Ben Saunders, a fellow Oxonian blogger, just wrote a post on choosing your Oxford college, and I thought I might jump in with a few suggestions of my own. For the uninitiated, the college you choose will have a fairly big impact on your time in Oxford. It will be your major point of contact with the university administration, one place where you meet a lot of people socially, and possibly a place where you will live and/or take meals.
There are a series of important characteristics that Oxford colleges have in greater or lesser amounts, all worth considering:
- Location (the criteria most international students seem to rely upon for selection)
- Reputation (some are old and famous)
- Finances (some will be able to help you financially)
- Library resources (some have excellent subject specific libraries)
To aspiring students of international relations, I suggest you ask yourself the following: “Would I rather be at an old, famous, rich college near the middle of town or a smaller, more specialized, and much newer college on the edge?” In the former case, I would suggest somewhere like Merton. The location is good, the grounds are very nice, the chapel is stunning, and I am told they have a good bit of money to toss around. In the latter case, I would suggest St. Antony’s. It is all graduates, and pretty much everyone is working on politics, IR, or economics. You also get a library with good resources for your subject, and preferential access to a similar library at Nuffield. Nuffield is a good choice if you prefer a very quiet, sober sort of collegial environment.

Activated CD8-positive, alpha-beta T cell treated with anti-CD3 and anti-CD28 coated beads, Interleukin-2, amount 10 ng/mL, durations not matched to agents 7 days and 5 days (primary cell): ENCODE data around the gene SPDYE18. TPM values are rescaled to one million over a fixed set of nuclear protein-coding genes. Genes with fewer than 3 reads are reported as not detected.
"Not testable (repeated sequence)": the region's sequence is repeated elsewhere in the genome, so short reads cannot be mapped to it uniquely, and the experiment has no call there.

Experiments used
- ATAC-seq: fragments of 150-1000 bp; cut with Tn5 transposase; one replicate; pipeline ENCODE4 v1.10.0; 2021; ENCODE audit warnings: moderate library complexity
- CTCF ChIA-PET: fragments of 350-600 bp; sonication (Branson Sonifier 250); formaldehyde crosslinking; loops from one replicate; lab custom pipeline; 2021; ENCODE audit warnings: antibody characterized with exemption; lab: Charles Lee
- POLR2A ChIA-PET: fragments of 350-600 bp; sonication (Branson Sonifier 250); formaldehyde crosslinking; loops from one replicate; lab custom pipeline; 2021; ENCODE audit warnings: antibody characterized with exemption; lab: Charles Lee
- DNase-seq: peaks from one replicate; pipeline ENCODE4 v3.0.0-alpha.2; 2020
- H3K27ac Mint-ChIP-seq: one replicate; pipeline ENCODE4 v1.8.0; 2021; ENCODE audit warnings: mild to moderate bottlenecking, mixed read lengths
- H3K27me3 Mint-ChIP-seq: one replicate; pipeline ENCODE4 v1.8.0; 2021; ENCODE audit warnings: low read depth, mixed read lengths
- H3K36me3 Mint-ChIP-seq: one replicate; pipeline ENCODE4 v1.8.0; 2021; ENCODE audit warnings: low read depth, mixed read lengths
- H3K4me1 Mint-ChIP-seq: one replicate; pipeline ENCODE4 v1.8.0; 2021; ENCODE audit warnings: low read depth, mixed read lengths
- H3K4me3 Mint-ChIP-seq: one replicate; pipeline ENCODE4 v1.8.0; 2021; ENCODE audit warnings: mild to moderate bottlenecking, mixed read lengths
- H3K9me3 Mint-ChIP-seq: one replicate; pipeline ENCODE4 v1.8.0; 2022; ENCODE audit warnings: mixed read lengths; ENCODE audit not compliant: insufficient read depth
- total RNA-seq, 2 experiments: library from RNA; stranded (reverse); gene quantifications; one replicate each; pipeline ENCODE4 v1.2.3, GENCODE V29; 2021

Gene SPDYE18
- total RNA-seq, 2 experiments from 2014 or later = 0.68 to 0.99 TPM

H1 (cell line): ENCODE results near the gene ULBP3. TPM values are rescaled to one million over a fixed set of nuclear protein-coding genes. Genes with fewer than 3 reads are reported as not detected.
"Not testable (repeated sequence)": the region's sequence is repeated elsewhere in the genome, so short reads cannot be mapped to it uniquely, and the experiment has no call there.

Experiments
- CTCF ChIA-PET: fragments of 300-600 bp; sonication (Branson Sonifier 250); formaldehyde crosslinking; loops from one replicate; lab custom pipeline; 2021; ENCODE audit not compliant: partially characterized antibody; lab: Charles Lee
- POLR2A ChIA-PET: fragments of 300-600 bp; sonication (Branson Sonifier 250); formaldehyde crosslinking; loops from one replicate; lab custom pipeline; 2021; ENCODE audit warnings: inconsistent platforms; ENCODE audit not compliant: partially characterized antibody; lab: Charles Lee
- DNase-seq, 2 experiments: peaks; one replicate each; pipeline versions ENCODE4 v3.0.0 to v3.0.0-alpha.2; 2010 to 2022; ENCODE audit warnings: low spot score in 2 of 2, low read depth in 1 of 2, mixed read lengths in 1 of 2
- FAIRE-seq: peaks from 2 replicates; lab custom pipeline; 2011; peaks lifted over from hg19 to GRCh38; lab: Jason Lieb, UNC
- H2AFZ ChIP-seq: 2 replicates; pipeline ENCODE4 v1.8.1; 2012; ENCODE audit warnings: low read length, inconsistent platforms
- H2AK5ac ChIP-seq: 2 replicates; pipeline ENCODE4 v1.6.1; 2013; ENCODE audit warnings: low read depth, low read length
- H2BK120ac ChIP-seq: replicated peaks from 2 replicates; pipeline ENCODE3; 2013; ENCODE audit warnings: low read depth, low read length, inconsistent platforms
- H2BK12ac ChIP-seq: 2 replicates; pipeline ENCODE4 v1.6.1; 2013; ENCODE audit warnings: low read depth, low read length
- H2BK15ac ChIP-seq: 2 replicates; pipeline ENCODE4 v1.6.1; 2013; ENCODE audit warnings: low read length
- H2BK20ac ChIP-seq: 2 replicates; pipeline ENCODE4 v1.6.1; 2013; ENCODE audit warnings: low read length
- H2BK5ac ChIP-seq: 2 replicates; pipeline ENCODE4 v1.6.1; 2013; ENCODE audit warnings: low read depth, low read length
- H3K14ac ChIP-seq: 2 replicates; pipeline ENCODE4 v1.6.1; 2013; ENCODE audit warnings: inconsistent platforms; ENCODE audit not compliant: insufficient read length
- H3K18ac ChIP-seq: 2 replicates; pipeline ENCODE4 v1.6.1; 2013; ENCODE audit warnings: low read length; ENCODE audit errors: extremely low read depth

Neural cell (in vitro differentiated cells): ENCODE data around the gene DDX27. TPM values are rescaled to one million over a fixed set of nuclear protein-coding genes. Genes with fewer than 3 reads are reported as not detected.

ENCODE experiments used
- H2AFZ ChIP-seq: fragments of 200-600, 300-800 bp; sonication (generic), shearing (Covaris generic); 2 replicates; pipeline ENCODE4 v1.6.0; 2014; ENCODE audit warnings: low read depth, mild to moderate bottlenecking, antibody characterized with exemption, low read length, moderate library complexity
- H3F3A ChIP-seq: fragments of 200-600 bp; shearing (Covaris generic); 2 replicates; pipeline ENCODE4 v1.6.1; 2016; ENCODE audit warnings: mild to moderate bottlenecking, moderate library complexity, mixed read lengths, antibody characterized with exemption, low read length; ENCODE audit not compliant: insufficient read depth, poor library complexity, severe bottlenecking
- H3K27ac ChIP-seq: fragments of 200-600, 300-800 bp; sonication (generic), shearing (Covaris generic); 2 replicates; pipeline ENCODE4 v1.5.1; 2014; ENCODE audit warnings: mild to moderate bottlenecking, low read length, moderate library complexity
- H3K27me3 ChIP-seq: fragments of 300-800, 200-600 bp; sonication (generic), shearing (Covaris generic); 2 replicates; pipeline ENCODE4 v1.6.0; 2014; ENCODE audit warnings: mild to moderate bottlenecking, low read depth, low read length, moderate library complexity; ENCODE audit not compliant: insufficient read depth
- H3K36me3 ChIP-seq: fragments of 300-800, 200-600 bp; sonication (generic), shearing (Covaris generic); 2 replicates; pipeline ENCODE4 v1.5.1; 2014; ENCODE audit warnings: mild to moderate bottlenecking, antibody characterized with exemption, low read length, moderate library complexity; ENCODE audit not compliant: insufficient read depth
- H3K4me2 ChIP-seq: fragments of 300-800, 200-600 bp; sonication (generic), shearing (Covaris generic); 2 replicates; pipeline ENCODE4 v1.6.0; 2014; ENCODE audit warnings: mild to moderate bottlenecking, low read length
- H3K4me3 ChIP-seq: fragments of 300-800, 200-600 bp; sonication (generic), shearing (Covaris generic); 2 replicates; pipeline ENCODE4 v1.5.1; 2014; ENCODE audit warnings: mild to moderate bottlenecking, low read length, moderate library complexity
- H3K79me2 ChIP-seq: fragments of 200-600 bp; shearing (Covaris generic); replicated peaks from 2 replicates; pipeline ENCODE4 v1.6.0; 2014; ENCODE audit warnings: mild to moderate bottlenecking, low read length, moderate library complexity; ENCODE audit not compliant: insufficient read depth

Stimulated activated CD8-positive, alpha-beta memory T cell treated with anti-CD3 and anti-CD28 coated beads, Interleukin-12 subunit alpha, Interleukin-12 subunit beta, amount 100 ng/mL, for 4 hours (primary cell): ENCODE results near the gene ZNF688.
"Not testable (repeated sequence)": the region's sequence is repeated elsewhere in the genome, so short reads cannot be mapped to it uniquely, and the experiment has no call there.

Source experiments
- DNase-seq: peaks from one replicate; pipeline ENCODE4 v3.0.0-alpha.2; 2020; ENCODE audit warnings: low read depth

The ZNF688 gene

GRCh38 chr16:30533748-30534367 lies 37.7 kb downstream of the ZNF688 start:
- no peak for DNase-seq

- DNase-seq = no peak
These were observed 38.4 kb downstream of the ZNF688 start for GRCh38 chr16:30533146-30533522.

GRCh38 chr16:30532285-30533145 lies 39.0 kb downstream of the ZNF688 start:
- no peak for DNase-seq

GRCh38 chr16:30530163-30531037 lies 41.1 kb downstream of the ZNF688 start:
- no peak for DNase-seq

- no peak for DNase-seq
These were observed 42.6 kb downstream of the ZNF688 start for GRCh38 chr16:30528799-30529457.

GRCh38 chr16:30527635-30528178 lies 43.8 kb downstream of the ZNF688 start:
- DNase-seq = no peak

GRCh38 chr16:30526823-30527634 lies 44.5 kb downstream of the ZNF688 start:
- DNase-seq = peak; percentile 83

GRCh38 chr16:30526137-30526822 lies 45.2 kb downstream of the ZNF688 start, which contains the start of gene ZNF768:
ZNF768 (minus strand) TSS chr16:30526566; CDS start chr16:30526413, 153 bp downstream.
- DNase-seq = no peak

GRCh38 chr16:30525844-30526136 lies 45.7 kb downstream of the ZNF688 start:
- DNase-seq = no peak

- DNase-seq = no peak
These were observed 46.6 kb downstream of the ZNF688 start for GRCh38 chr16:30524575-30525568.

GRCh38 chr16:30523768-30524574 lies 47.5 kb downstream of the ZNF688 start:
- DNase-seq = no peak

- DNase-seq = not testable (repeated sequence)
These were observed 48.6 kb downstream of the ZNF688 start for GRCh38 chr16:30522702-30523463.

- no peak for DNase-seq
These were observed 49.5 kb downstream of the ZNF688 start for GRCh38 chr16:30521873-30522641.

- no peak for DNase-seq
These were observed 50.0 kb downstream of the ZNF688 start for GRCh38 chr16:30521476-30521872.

That said, each of the colleges has features to recommend it. The considerations above include some that didn’t occur to me when I was making my own selection, particularly in terms of library resources. Living in a St Antony’s residence along with two of their students has allowed me to use a fair number of their facilities. Crucially, however, that does not include the library, which colleges sometimes guard jealously from outsiders. Wadham, the college I chose on account of location and a friend’s recommendation, has been very good to me and I would recommend it to people who are particularly keen to avoid the pretension that is so often a mark of the Oxford experience goes. The gardens are also very nice, especially in the spring and summer.
As Ben explains, the decision isn’t one to stress over. It is just worth doing a bit more than putting a map of Oxford on your wall and throwing a dart.
PS. One last thing to consider: as a graduate, you select one college in your application. If your program accepts you but the college does not, you will probably be assigned to one of the colleges that get the fewest applicants. This may be reason enough to avoid the really famous colleges like Christ Church and Magdalen.